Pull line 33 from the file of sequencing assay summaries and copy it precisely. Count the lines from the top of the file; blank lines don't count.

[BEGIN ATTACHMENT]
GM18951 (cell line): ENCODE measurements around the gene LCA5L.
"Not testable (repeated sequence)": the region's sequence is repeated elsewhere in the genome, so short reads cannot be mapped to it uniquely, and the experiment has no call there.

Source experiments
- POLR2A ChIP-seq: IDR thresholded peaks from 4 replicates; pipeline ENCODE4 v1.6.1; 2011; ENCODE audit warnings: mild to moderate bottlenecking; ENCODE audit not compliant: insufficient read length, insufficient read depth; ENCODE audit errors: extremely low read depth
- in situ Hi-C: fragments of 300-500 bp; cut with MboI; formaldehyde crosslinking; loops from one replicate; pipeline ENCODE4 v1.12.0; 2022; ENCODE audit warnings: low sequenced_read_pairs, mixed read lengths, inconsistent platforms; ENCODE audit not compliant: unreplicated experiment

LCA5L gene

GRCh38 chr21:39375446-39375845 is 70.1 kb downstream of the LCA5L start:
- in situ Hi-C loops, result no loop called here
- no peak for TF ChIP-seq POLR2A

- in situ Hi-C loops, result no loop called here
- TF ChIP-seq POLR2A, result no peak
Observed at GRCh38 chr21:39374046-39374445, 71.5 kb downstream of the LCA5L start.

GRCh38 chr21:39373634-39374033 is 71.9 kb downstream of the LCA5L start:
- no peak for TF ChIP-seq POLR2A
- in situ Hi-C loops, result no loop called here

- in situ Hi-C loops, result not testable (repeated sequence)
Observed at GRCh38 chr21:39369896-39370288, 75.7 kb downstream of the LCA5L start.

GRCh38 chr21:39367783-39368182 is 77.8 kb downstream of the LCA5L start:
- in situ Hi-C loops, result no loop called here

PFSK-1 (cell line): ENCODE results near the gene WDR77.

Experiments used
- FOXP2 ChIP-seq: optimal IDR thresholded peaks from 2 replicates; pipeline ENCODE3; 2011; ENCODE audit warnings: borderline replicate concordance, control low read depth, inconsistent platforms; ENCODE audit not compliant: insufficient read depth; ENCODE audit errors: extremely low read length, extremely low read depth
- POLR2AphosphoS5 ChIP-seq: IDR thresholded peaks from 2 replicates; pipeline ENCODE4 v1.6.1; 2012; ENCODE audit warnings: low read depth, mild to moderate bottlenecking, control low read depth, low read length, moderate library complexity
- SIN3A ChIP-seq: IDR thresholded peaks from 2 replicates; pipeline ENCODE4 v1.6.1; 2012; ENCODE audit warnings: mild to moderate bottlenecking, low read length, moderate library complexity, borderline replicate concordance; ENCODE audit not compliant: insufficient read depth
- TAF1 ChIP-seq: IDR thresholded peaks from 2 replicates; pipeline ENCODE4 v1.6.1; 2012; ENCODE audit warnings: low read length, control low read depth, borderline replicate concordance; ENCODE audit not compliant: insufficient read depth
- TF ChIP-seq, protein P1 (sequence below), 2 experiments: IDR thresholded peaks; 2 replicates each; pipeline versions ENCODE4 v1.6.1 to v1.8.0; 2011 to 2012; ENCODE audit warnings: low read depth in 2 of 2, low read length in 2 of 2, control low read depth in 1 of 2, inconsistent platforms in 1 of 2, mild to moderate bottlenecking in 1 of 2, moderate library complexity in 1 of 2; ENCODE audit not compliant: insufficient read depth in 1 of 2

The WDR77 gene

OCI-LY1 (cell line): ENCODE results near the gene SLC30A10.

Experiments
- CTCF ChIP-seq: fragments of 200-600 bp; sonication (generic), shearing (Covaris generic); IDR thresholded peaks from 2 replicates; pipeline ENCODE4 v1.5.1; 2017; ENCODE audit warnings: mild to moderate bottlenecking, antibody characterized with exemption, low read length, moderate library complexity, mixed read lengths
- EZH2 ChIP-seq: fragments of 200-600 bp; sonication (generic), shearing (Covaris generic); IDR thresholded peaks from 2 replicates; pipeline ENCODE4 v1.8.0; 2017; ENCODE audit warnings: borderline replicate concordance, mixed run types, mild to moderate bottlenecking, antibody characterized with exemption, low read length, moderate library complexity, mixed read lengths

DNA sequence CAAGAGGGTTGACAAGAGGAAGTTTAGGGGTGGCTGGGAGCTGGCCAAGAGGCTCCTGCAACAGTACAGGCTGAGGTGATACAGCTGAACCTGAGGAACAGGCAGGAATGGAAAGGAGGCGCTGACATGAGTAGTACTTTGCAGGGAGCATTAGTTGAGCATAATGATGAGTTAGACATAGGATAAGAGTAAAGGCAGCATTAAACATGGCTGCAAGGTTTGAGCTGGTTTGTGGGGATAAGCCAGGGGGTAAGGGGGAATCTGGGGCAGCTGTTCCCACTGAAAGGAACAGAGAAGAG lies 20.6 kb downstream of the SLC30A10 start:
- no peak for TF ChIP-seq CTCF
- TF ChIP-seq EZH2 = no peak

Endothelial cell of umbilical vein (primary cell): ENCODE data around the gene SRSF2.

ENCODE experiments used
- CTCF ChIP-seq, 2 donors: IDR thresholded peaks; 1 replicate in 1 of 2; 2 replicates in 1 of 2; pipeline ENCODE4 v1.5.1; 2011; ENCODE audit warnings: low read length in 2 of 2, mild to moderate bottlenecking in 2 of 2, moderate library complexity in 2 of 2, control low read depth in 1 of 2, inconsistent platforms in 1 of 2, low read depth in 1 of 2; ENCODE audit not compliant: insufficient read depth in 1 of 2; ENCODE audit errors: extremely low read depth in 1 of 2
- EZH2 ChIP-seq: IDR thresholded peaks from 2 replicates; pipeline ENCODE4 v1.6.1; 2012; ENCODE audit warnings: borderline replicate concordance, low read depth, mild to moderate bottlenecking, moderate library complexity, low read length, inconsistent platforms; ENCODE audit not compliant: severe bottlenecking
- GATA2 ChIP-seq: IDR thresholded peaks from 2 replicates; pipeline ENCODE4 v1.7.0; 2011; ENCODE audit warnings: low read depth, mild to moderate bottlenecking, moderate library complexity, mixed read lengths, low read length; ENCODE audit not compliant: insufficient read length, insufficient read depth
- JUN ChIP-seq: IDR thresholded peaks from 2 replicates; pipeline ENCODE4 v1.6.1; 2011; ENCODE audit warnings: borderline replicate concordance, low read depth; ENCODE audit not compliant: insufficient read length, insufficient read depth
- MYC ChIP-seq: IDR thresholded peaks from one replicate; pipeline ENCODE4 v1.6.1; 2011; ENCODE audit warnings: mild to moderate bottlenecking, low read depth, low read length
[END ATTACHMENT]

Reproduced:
- no peak for TF ChIP-seq CTCF